Simply mentioning the name Burgundy conjures up images of superb wines, as well as vineyards that stretch as far as the eye can see. This central region of France is home to many well-known grape varieties and produces crisp white Chablis, great reds and the Pouilly-Fumé. As a result, wine lovers will enjoy tasting the more famous wines of the region, not-to-mention exquisite produce from the smaller vineyards that are dotted across the countryside.
Burgundy, however, is so much more than a paradise for wine lovers. Nestled between the Loire and Sâone rivers, Burgundy is a rich tapestry of landscapes and tradition. The rolling countryside, largely blanketed by vineyards, is a patchwork of hills and valleys, grassy plateaux, rivers and streams, while pretty towns, spectacular scenery and wonderful walking country ensure plenty to see and do. The historic capital of Burgundy, Dijon, is famed for its mustard and crème de cassis.
Situated right at the heart of the Burgundy countryside, Beaune is a charming and attractive provincial town, with a wine museum depicting the history of the vineyards and ornate ancient buildings with brightly coloured tiled roofs. Once the residence of the Dukes of Burgundy, Beaune displays a regal splendour that makes it one of the most striking places in the region to explore. Be sure to visit the 15th Century hospital (Hotel-Dieu) with its breathtaking facades. Explore the Collegiate Church of our Lady and spend a while in the Burgundy Wine Museum. You will also discover many cellars whilst walking around Beaune. The Marché aux Vines have almost thirty wines to try.
Perhaps just as famous as the wines of Burgundy, Dijon, the historic capital of the region, is globally renowned for its culinary specialities, most famous of which is its mustard. An important university town, Dijon is elegant and imposing. The interior of Dijon is decorated with numerous monuments celebrating glorious events in Dijon’s rich history. Must-sees are the 17th Century Palace of the Dukes, the Musée des Beaux-Arts (Fine Arts Museum), the 151ft high (and 316 steps) Philip the Good’s Tower and the Law Courts Quarter.
With ancient ramparts and old-world charm, Vézelay truly is a jewel in the crown that is Burgundy. Nestling on the edge of the Morvan Hills and offering superb views, this peaceful town oozes tranquillity and beauty. As home to the Basilica of St Mary Magdalene, it also provides the chance to see architecture dating back as early as the 9th Century. The old town of Vézelay is an eclectic mix of twisting streets, intricate doorways and mullion windows. While the Promenade des Fossés provides a wonderful outlook over the surrounding countryside.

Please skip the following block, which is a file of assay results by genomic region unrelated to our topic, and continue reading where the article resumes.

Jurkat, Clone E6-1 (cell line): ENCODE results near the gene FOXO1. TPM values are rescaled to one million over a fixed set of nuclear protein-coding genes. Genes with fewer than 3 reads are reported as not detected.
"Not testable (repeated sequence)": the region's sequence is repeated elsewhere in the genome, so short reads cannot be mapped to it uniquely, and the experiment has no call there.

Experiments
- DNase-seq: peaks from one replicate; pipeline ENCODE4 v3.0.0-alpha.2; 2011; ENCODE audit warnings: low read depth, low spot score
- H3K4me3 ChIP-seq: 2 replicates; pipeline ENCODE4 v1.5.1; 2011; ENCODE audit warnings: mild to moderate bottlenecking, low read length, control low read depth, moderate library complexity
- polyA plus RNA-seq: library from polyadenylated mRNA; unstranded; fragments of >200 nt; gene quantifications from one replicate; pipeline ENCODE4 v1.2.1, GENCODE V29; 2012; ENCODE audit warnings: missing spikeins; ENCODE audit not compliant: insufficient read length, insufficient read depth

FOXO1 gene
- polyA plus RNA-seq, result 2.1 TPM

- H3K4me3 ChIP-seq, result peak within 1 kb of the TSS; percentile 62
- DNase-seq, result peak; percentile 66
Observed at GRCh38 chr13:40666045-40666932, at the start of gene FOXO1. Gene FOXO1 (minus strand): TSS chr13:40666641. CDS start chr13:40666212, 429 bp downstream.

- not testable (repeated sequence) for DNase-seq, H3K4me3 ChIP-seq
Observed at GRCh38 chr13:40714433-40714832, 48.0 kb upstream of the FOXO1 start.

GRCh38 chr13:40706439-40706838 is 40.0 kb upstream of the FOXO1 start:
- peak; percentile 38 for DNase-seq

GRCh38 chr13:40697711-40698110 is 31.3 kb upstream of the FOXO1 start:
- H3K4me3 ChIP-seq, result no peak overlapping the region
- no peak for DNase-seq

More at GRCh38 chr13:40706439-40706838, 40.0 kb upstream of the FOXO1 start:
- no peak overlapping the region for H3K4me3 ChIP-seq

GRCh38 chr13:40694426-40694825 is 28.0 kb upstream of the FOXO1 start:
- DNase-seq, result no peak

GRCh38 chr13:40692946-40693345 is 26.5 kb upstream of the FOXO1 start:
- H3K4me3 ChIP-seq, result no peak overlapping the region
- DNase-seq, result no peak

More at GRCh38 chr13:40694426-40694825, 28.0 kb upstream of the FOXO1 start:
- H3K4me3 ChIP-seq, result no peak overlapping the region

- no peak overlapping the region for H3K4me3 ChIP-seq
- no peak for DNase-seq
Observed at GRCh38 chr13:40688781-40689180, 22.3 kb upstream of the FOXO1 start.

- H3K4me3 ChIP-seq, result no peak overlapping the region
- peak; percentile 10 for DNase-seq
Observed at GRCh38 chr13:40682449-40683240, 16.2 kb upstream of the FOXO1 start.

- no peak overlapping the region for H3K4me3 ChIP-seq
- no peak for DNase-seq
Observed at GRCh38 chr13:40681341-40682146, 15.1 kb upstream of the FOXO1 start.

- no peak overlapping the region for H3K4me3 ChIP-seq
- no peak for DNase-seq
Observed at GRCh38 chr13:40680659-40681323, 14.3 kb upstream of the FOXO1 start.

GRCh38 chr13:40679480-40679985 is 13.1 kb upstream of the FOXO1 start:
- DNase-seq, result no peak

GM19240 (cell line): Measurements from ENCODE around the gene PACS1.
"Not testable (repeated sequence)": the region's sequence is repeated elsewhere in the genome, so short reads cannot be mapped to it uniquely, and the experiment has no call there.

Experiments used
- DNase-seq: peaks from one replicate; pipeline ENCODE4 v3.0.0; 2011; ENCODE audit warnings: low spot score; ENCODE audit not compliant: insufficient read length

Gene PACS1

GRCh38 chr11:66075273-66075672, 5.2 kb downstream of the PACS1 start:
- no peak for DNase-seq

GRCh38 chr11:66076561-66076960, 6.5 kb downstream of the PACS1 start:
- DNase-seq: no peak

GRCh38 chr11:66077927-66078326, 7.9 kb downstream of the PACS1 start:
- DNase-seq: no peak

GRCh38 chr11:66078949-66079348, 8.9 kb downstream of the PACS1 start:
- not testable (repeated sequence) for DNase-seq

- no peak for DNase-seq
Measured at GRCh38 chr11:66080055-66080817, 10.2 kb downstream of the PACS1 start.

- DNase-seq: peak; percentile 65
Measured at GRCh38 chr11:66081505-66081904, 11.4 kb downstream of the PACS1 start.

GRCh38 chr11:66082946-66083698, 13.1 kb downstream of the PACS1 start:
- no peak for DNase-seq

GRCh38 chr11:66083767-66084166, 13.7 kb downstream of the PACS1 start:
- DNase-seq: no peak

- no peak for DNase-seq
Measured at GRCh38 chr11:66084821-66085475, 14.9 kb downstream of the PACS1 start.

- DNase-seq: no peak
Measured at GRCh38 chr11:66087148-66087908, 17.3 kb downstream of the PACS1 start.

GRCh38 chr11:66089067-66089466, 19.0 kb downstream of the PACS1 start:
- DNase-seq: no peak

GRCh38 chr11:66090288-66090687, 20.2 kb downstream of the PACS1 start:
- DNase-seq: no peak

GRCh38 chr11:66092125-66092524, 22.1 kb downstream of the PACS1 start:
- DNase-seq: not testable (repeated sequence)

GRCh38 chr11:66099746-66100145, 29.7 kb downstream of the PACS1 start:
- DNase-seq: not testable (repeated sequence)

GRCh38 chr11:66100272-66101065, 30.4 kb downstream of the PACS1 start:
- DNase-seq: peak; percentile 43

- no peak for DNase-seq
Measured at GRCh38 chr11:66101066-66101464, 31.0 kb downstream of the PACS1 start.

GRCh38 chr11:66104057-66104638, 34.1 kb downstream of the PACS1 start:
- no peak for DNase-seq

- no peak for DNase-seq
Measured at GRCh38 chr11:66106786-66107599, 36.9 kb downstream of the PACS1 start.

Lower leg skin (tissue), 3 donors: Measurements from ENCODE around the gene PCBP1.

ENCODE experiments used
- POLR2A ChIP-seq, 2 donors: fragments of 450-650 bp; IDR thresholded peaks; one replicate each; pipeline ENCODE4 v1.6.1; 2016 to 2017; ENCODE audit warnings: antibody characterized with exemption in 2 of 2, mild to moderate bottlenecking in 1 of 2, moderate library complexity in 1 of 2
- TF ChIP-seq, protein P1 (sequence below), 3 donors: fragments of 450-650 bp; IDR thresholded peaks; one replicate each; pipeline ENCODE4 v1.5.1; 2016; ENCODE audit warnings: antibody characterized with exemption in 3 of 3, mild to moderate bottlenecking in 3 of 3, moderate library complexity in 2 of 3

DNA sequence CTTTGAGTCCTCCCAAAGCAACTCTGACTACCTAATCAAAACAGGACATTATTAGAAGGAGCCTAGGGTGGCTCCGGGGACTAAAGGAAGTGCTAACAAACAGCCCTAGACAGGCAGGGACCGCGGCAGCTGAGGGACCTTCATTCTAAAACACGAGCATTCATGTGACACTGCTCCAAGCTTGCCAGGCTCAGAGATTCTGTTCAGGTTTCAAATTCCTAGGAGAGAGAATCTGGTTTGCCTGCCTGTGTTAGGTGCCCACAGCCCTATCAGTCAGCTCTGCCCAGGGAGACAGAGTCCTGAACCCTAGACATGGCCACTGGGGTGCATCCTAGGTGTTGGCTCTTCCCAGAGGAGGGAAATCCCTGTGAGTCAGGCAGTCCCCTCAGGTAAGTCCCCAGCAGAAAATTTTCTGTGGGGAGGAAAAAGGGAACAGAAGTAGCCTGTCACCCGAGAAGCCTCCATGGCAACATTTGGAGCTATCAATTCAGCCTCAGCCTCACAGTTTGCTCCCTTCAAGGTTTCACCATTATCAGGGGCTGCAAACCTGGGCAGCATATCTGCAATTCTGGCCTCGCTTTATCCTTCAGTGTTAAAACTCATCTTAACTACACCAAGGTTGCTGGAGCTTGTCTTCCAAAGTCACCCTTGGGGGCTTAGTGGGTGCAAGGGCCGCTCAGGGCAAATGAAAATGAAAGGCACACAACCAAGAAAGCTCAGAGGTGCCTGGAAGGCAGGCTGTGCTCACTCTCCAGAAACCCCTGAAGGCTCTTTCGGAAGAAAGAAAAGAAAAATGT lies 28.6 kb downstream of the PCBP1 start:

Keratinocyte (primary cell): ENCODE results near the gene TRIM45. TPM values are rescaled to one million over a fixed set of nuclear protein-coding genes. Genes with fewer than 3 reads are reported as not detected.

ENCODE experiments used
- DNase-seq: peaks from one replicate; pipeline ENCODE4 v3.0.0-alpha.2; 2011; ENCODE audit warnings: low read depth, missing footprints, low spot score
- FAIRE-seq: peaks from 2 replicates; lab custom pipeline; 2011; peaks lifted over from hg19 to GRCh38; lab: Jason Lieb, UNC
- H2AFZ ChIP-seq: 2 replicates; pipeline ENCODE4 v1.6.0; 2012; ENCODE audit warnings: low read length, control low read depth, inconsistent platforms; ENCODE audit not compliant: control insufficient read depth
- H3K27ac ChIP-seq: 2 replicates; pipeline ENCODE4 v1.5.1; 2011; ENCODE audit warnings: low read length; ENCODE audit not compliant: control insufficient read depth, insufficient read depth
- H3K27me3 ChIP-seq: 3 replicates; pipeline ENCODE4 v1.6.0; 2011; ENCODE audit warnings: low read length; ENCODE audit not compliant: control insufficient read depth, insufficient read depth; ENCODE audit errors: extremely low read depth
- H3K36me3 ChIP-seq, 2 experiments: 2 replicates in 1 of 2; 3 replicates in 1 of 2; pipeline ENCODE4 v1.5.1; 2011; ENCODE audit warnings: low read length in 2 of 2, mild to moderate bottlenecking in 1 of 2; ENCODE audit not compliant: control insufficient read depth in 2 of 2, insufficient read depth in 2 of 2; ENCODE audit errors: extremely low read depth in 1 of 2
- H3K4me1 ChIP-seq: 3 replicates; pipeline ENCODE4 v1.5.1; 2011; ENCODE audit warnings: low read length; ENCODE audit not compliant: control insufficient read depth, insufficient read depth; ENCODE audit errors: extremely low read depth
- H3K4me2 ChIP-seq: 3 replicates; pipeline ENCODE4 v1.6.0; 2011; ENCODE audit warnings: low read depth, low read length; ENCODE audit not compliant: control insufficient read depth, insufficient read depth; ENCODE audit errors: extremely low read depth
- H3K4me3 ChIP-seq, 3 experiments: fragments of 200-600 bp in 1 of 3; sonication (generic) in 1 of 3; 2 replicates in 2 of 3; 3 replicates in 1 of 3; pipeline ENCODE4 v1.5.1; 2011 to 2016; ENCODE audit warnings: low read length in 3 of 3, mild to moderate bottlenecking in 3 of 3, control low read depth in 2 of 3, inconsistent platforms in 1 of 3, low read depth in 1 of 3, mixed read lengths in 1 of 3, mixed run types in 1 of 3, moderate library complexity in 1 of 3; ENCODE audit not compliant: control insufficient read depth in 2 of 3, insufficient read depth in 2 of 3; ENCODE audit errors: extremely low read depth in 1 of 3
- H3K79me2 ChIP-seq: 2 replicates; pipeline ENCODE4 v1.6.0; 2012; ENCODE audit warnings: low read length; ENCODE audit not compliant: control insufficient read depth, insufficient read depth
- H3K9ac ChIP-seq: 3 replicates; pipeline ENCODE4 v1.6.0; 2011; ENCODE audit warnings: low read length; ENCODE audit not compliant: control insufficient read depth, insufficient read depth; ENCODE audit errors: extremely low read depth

Covering more than 250 kilometres and taking two centuries to complete, Le Canal de Bourgogne once played a major role in confirming the destiny of Burgundy as a major region of France. Helping connect Northern France to the Mediterranean, the canal features hundreds of locks and has become a popular destination for pleasure trips.
Roughly 40 miles long by 30 miles wide, the Morvan National Park offers plenty of space for adventure. With rivers and lakes, the park is ideal for fishing, canoeing, windsurfing and yachting. While the sheer beauty of the countryside makes Morvan a haven for walkers and cyclists.
Located in the middle of the Forêt d’Orient, Nigloland is a small but pleasant theme park that’s situated just off the A5 near Troyes. Ideal for younger visitors, but also featuring some white-knuckle rides, Nigloland also features a 60-metre high big wheel.
Hire a bike in nearby Beaune (if you haven’t brought your own) and follow the 22km trail back to Santenay. Along the way you’ll pass through many pleasant villages, as well as through numerous vineyards, plenty of opportunity to stop for refreshments or a picnic. The route is largely flat and with no steep inclines, so suitable for all abilities.
All year round, you can visit the cellars located in the town of Santenay for a tour and of course a tasting. Tours cost around €5 per person (price may vary).
Built on a series of terraces overlooking the River Yonne, Auxerre is a particularly attractive town that has a pretty pleasure-boat harbour (if you can, allow time for a boat trip), surrounded by shaded streets and medieval houses. Easily the most imposing building in Auxerre is the Gothic Cathedral of St Stephen. The town’s 15th Century clock tower (The clock itself is a mere whippersnapper, dating back to only the 17th Century!) and the Leblanc-Duvernoy Museum, with its magnificent tapestries, are also worth visiting.
Set in the grounds of a 16th century château, this attractive parc is ideal for an overnight stop and longer stays too.
The perfect opportunity to have a second Keycamp holiday!
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